“13. The question whether a claim is barred by res judicata, does not arise for consideration in a proceedings (sic) under section 11 of the Act. Such an issue will have to be examined by the arbitral tribunal. A decision on res judicata requires consideration of the pleadings as also the claims/issues/points and the award in the first round of arbitration, in juxtaposition with the pleadings and the issues/points/claims in the second arbitration. The limited scope of section 11 of the Act does not permit such examination of the maintainability or tenability of a claim either on facts or in law. It is for the arbitral tribunal to examine and decide whether the claim was barred by res judicata. There can be no threshold consideration and rejection of a claim on the ground of res judicata, while considering an application under section 11 of the Act.”

Additionally, Section 11(6A)[2] of the amended Arbitration Act expressly restricts the Court’s jurisdiction to determine the existence of an arbitration agreement when requested to appoint an arbitrator. Mindful of this statutory mandate, the Hon’ble Judge allowed the Petitioner’s request and appointed a retired Supreme Court Justice as the Respondent’s nominee arbitrator. The issues of re-judicata and estoppel were left open for the Arbitral Tribunal to decide.

Comment

A broad range of commercial transactions today, especially in the infrastructure and real estate sector, create continuing reciprocal obligations subsisting over a long period of time, stretching even to decades. Contracting parties are bound to enter into disputes at irregular intervals whilst nevertheless intending to achieve fruition of their ultimate commercial goals. Exhaustion of the arbitration clause on its first invocation would likely upset the continuity and stability of such transactions.

In the circumstances, Chawla J’s judgment in Parsvnath Developers is indeed a progressive development insofar it clarifies the non-exhaustibility and survival of an arbitration clause even after its first invocation the appropriate factual matrix. Incidentally, the Hon’ble Court’s restrictive application of Section 11(6A) is also in line with the Supreme Court’s recent decision in Duro Fulguera v. Gangavaram Port Limited (2017).[3] That said, the Respondent remains entitled to reagitate the questions of res-judicata and estoppel, although the arbitral tribunal will not be bound[4] by the provisions of the CPC in its examination of these issues.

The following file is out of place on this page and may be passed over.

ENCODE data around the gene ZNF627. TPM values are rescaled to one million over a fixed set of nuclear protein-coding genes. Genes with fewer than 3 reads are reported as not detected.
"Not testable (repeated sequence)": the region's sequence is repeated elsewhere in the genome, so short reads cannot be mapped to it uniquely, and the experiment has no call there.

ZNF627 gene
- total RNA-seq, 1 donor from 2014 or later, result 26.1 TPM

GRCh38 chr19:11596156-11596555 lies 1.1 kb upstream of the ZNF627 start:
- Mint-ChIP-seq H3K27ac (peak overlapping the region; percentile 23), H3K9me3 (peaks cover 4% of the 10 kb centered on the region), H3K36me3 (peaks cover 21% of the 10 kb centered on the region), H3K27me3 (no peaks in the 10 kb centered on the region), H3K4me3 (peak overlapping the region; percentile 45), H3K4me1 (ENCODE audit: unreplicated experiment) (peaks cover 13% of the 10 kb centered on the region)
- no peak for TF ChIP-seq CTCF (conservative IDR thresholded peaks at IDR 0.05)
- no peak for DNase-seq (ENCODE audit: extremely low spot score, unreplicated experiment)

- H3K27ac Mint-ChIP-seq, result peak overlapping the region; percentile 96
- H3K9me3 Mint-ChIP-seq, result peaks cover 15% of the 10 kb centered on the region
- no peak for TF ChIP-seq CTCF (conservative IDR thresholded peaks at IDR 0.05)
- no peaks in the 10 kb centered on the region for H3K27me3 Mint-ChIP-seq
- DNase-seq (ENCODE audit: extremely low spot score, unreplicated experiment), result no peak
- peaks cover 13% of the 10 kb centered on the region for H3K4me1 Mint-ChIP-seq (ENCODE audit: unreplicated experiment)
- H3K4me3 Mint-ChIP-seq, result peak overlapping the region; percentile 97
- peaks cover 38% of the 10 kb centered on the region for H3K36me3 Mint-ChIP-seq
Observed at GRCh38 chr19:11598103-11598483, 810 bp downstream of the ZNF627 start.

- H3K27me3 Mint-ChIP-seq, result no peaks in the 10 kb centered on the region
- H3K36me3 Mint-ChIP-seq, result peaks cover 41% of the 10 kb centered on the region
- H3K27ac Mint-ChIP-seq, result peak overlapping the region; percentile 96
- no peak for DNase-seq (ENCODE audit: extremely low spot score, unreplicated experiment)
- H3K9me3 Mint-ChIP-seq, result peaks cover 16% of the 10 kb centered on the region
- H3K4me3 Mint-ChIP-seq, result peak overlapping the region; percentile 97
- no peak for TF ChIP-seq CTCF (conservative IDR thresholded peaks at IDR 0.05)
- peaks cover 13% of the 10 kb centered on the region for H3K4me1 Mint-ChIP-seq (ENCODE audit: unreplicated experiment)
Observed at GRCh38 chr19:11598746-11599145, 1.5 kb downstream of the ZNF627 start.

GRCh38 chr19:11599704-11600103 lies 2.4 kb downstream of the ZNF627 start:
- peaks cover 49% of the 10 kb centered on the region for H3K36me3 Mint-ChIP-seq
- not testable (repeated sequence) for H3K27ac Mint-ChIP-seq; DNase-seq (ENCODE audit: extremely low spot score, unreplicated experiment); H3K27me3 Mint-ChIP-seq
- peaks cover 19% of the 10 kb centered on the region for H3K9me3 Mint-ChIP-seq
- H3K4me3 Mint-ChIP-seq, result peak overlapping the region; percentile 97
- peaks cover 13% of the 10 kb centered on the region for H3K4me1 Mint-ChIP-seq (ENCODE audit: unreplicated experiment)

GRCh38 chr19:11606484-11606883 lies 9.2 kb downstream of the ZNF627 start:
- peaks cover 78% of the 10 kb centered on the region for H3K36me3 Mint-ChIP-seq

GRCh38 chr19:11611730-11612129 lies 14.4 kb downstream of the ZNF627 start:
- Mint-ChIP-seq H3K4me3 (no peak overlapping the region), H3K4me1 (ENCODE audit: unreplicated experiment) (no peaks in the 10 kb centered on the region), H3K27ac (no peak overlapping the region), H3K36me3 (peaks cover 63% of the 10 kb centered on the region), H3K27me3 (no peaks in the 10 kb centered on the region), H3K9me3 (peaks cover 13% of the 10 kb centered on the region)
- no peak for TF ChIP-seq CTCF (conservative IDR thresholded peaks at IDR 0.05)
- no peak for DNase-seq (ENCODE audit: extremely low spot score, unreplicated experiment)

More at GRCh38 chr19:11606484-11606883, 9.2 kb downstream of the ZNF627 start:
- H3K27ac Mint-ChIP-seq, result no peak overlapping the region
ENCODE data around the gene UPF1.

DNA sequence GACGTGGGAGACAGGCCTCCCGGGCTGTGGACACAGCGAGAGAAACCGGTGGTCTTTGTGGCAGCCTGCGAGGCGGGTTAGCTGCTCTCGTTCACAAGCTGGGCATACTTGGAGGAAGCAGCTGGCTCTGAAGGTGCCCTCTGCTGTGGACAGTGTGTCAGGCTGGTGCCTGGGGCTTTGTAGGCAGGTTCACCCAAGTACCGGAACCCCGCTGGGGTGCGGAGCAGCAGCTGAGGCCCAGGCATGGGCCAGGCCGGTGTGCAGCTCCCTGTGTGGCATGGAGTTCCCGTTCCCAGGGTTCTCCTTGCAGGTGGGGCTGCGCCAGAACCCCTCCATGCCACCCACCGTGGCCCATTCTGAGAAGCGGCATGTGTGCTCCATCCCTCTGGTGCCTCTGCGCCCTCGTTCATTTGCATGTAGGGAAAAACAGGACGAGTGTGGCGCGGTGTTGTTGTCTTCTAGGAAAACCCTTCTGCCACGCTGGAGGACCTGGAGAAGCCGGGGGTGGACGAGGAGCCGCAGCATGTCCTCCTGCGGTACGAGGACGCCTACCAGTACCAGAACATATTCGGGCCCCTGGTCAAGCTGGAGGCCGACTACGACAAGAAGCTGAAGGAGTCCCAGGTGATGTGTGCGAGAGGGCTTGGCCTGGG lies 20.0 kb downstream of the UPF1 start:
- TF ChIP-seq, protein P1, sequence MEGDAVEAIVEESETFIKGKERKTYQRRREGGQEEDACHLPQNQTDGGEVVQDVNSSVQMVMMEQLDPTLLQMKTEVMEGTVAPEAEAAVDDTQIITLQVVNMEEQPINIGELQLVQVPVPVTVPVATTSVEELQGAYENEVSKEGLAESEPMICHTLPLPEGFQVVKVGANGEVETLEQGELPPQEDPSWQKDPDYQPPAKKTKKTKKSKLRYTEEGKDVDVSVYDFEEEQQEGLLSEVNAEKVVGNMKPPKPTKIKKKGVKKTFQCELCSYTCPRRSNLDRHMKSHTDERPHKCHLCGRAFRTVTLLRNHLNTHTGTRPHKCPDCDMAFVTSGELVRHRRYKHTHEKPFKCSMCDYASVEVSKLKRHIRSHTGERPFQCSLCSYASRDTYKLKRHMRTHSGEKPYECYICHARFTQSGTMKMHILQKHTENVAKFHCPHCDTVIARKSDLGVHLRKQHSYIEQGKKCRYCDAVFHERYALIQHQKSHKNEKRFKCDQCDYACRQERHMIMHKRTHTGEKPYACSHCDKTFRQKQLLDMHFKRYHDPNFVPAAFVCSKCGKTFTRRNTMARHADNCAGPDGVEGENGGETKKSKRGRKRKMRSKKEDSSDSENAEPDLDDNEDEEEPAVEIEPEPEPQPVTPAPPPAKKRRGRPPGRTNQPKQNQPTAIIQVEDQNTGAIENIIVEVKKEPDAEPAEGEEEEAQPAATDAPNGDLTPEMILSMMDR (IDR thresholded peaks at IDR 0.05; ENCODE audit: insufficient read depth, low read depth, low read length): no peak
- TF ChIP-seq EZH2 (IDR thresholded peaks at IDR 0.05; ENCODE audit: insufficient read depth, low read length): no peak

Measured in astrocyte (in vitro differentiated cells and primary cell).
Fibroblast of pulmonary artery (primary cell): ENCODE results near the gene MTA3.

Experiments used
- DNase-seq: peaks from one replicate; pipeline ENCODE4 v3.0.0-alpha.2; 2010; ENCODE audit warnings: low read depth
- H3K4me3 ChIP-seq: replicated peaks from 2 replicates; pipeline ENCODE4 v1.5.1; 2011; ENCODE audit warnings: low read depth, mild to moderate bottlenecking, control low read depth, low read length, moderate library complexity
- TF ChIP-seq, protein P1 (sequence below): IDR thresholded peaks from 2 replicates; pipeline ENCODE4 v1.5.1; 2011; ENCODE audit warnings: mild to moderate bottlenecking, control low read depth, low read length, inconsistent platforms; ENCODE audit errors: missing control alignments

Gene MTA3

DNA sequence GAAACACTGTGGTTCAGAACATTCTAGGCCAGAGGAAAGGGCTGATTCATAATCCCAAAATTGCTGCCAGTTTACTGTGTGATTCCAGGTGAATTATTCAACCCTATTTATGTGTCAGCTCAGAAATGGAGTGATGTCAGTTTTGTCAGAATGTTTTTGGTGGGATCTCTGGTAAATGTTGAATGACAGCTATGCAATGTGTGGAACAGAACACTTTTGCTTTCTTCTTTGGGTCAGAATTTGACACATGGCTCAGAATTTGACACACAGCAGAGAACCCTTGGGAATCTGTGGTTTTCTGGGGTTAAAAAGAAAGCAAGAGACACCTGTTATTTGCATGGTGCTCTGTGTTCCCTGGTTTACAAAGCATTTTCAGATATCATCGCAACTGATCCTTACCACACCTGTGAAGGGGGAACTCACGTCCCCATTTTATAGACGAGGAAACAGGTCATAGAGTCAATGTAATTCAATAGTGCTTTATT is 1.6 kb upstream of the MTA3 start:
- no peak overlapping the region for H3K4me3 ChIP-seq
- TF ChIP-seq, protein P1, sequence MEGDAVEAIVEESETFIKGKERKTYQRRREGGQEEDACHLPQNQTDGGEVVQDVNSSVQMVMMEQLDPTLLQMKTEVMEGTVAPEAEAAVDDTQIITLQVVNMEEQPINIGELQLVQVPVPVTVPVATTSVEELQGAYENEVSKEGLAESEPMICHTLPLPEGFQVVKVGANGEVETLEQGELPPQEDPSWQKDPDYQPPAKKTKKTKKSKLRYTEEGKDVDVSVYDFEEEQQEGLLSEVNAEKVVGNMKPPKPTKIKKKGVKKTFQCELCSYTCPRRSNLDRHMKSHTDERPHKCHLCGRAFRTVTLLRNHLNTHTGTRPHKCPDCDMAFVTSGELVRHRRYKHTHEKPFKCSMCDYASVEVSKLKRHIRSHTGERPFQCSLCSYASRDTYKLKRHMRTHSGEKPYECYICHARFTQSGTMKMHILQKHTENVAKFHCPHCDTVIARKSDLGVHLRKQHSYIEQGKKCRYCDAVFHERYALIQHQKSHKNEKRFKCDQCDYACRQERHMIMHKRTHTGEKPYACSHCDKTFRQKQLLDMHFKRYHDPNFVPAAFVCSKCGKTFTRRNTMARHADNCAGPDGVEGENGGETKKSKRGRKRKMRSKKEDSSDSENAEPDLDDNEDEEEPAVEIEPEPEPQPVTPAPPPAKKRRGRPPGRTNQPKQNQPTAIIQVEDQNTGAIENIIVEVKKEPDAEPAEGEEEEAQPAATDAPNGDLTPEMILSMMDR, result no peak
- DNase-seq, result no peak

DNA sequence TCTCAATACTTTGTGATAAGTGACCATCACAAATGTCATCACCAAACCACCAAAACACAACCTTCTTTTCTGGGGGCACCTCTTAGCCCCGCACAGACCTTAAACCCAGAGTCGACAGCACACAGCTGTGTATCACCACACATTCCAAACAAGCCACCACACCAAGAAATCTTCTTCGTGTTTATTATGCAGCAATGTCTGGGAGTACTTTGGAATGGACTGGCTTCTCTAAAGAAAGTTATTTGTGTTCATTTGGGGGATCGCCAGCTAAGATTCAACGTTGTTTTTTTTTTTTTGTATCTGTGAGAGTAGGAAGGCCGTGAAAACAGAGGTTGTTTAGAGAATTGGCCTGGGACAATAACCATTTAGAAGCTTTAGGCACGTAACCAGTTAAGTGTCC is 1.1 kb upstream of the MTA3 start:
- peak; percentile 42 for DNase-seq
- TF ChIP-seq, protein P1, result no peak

This post was originally published here on the Indian Arbitration Blog. 

[1] ARB. P. 724/2018, decided on 31 October 2018.

[2] Section 11(6A)

The Supreme Court or, as the case may be, the High Court, while considering any application under sub-section (4) or sub-section (5) or sub-section (6), shall, notwithstanding any judgment, decree or order of any Court, confine to the examination of the existence of an arbitration agreement.

[3] The Supreme Court’s reasoning and analysis of Section 11(6A) is problematic for other reasons, which I have previously covered here.

[4] Section 19, Arbitration Act

Determination of rules of procedure.—(1) The arbitral tribunal shall not be bound by the Code of Civil Procedure, 1908 (5 of 1908) or the Indian Evidence Act, 1872 (1 of 1872).